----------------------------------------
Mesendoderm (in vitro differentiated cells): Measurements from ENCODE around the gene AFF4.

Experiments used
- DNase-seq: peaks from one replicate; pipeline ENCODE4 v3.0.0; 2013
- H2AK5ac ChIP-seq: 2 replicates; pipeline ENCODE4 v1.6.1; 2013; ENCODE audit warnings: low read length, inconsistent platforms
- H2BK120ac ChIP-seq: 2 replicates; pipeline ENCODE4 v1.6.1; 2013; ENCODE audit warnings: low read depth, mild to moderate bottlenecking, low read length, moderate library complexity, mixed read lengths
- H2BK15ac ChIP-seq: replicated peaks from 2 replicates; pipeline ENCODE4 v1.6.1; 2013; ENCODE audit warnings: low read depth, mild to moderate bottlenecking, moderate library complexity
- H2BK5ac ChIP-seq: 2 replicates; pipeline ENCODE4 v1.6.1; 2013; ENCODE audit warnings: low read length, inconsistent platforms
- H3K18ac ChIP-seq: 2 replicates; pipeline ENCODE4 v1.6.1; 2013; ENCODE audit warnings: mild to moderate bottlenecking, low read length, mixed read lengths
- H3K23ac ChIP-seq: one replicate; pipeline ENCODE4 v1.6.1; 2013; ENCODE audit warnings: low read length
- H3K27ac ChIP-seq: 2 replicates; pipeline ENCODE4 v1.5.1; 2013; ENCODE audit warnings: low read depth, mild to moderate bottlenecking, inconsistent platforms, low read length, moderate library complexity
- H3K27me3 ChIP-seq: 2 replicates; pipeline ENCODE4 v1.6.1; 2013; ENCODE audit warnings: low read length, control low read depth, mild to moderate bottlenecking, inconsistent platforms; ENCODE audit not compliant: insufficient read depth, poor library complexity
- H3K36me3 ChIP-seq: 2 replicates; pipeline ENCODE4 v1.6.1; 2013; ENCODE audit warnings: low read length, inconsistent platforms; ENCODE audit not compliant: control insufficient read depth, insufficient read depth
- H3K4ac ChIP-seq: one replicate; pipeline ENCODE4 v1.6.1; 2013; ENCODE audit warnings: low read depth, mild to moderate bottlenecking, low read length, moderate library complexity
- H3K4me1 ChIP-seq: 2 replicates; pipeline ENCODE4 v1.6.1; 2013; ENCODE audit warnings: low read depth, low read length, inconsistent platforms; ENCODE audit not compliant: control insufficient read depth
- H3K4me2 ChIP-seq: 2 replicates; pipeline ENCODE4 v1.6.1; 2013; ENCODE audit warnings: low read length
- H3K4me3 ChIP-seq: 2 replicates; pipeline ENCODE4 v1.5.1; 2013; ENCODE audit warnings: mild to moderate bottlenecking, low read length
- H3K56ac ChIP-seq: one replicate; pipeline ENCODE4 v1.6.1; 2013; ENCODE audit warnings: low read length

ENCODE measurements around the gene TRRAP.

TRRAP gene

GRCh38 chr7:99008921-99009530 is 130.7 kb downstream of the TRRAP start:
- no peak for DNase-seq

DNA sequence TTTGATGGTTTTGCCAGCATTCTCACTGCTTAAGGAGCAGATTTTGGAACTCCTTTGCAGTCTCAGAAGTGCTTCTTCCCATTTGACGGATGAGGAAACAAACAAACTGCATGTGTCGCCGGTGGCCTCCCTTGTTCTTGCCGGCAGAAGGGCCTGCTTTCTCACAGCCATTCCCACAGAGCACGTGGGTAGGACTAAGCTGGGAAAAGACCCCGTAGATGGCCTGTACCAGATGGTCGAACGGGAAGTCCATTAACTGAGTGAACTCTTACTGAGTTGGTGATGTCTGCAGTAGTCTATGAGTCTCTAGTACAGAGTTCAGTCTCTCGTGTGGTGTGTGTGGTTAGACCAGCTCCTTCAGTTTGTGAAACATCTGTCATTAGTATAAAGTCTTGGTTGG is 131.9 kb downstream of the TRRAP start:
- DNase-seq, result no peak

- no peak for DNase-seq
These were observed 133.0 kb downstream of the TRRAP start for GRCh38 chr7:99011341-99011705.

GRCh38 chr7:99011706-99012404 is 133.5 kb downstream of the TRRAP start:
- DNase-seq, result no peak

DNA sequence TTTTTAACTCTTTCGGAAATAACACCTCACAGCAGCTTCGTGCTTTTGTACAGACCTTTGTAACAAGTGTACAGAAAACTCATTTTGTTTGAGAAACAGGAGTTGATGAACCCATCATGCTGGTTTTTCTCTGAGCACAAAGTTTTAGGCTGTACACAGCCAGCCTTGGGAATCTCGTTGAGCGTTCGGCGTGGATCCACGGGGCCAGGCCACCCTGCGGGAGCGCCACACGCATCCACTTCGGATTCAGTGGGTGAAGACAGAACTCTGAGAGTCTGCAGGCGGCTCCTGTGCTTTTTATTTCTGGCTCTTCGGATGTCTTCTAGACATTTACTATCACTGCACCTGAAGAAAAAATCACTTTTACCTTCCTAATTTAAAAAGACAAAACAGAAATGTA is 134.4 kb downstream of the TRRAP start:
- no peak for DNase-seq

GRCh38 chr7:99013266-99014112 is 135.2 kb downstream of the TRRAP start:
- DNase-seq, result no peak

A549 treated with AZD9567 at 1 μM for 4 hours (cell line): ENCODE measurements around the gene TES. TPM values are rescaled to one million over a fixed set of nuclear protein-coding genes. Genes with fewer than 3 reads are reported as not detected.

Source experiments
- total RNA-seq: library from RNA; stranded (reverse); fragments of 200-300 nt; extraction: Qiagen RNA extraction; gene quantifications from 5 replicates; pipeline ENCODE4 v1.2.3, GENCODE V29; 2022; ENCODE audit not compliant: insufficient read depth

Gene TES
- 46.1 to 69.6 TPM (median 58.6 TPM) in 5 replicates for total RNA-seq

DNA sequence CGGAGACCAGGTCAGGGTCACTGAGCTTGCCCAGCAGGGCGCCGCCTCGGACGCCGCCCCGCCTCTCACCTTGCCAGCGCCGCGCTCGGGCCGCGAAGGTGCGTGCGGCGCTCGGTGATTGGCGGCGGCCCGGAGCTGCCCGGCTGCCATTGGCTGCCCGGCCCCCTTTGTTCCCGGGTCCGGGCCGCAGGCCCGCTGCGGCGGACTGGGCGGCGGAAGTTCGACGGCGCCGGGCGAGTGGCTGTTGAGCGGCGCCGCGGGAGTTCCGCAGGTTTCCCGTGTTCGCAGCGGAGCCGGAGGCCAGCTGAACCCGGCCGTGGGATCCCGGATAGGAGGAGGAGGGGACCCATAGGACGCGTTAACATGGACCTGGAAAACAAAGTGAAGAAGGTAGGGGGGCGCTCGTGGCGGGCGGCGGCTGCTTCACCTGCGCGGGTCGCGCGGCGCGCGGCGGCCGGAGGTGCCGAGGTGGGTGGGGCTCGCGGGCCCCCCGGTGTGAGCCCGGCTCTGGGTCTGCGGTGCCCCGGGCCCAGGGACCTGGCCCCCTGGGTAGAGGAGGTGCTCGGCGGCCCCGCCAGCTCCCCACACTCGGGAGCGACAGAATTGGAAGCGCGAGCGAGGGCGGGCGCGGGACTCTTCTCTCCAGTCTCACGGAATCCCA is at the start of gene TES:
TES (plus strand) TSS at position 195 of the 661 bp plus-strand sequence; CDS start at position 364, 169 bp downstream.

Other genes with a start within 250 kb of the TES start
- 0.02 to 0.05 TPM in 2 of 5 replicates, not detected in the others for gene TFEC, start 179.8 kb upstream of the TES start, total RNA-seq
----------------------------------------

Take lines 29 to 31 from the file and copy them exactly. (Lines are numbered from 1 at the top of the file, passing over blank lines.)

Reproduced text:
- no peak for DNase-seq

GRCh38 chr7:99013266-99014112 is 135.2 kb downstream of the TRRAP start:
- DNase-seq, result no peak